For the past two years, FOSDEM couldn’t happen in-person. Fortunately we could help, and Matrix hosted the world's largest free & open source software conference online! This year we were finally back in-person… but not only.

The set-up we have arranged in 2021 and polished in 2022 has proved to be robust and served us well during the pandemic. Returning to an in-person conference didn’t mean we had to throw it all away… quite the opposite!

This year the OSS community could gather in-person, go see each other’s stands, and attend all too few of all the fascinating talks the speakers had prepared for us… but the conference was yet more.. Some of us couldn’t make it in person but could attend FOSDEM online from its Matrix Space. Devrooms were broadcasted live into the Matrix rooms where devroom managers and speakers could interact with the online audience.

In total, thousands of users joined us online, both locally and remotely as seen from the FOSDEM homeserver: an amazing audience given the possibility to be on site.

For us, it was also an opportunity to announce Matrix 2.0 to a live audience! Matrix 2.0 doesn’t mean we’re making breaking changes in the spec. It’s more of a nickname we gave to the milestone we had promised in summer to deliver by the end of the year and had far too much giving the mother of all demos to a packed room of nearly 1500 people.

The first ever in-person Matrix devroom

This year was also the first ever in-person devroom for the Matrix Foundation and Community. We had many proposals and could have used the whole day, but we had to share with many other deserving communities. We’re extremely grateful to FOSDEM organisers for the devroom… and it was a huge success! At many points the room was completely packed, with no seats left at all.

We could shoehorn 8 talks in the in-person devroom. Picking them was really difficult! When one of the speakers unfortunately called in sick, the devroom healed the wound and filled the gap very quickly.

The devroom started with a quick intro to Matrix from Matthew & Amandine.

Florian followed with a talk about MatrixRTC to explore what Matrix can do beyond instant messaging

Then Matthew did an awesome demo of Third Room and “3D widgets” (user generated content) that can be embedded into its worlds. Of course with a nice “The Matrix in Matrix” scene.

Stunning 3D worlds are great, but the most popular use case for Matrix today is instant messaging. And we did a lot as the Matrix Foundation to significantly improve the performance with Sliding Sync, using matrix-rust-sdk as the showcase implementation. Kegan and Ben covered Sliding Sync and matrix-rust-sdk respectively, while Mauro showed us how Element X, the first client to use it, doesn’t stop here and goes way beyond to provide a snappy, sturdy, polished client.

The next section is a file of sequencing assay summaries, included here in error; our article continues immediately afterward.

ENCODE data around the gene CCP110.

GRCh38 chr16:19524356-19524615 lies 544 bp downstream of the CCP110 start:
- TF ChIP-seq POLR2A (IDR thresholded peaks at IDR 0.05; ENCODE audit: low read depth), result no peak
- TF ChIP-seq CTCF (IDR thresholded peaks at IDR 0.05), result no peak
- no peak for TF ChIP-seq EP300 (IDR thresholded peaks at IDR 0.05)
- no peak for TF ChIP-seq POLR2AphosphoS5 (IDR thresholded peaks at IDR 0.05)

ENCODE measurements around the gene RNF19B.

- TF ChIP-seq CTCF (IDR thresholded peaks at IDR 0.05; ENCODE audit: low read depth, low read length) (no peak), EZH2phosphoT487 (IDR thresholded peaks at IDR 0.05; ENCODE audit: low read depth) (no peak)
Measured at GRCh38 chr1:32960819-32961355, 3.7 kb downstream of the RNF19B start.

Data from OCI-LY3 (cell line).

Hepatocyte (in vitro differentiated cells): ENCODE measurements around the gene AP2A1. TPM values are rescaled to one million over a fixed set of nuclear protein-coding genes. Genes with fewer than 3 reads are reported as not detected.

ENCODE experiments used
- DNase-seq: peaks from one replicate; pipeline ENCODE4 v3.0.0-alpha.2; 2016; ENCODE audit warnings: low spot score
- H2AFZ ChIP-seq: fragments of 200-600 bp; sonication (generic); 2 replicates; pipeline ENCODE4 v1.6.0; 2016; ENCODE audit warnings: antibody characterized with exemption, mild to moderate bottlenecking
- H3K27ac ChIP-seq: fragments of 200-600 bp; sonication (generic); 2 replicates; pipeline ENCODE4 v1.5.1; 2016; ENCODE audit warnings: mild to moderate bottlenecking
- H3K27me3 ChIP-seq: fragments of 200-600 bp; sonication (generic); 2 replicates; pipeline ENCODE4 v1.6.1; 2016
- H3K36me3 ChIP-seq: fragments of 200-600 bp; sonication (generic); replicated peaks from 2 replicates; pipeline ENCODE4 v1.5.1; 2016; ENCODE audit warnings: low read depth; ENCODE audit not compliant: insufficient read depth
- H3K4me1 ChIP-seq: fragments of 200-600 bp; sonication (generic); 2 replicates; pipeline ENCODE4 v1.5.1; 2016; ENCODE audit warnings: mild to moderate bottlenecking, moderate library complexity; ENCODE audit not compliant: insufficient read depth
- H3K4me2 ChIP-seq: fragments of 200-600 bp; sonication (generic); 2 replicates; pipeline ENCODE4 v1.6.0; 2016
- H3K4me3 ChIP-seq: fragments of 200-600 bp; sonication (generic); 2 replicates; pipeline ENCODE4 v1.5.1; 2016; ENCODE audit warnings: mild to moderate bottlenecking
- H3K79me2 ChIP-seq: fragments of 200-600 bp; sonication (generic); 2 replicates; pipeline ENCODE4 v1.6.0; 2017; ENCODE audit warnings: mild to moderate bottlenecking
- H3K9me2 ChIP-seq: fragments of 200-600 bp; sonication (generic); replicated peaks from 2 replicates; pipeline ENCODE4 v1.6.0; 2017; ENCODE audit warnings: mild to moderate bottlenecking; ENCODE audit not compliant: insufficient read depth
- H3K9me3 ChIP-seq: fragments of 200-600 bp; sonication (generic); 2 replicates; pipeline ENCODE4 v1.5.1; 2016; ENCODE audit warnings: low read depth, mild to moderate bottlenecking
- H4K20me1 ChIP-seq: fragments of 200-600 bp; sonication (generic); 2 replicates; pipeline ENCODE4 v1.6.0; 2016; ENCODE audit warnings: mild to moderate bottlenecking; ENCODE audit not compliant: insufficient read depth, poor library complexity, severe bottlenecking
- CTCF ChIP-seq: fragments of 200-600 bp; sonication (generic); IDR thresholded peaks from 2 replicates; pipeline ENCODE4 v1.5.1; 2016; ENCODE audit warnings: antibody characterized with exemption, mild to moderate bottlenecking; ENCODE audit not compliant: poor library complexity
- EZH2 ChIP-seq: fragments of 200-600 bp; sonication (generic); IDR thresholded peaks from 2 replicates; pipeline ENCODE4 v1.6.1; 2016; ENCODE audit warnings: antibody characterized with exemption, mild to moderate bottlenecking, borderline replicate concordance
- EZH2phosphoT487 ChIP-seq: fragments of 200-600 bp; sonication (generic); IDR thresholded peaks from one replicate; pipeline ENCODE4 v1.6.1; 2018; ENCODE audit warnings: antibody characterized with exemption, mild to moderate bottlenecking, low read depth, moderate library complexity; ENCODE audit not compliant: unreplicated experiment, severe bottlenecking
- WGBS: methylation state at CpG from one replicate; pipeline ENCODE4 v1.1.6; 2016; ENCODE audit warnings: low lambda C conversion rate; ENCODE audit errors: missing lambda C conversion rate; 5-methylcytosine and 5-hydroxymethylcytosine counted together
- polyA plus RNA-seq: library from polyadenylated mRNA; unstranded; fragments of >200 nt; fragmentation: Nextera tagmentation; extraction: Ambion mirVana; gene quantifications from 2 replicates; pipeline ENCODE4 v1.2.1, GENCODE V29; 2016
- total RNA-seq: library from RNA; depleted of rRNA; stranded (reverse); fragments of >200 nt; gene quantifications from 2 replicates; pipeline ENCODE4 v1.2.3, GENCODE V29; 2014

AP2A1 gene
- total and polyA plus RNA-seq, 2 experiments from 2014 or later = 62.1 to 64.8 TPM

Kim and Oliver from Nordeck made an interesting presentation about how widgets can make Matrix a rich app creation environment.

The Trixnity project then introduced their fast, multi-purpose, well-tested SDK. A talk you don’t want to miss, particularly if you’re into Kotlin.

Pierre from Technostructures introduced us to Kazarma a bridge between Matrix and ActivityPub. In Pierre’s own words: “we talked a lot about interoperability, and we found it sad that we talked about interoperability for proprietary platforms, not with alternative decentralised networks, so we tried doing that”. And they did. Bravo Pierre and the team!

Finally Yan concluded the in-person devroom with a speedrun of all the Matrix projects he could find around. The video is not out yet, so we’ll add it to the second follow-up blog post: the one with the online devroom conferences!

Matrix for more than remote attendance

FOSDEM staff used the Matrix rooms for on-site support. Whether the camera was blurry, microphones didn’t work, or there was a missing power plug: staff could be notified and answer very quickly before sending someone to actually solve the issue. But it also allowed staff to notify devroom managers for small adjustments, if speakers ever disappeared from the scene.

Staff also told us Matrix worked much more reliably than anything other than walkie talkies from a coordination perspective and was more versatile. They consider narrowing down their use of walkies next year in favour of a deeper integration with Matrix. We’re excited to see that Matrix was yet again a great solution in the stressful, high paced context of a conference that gathered several thousand people in-person and several thousand more online.

Attending in-person

Finally, a large part of the joy of attending FOSDEM comes from the people you meet there. The least we can say is that our stand was busy. We ran out of stickers and medium size t-shirts early on Sunday morning, but above all we had plenty of interesting discussions.

A few people discovered Matrix during FOSDEM and were blown away by messages making it from Slack to Discord before their eyes, all thanks to Matrix and bridges. The overwhelming majority of people who came to us were already happy users willing to discuss architecture, our plans for the future, or even to verify each other with QR Codes or emoji.

We want to thank the FOSDEM staff for organising this edition and using Matrix again: a successful return to the in-person format that builds on the online experience of the past two years. See you next year folks!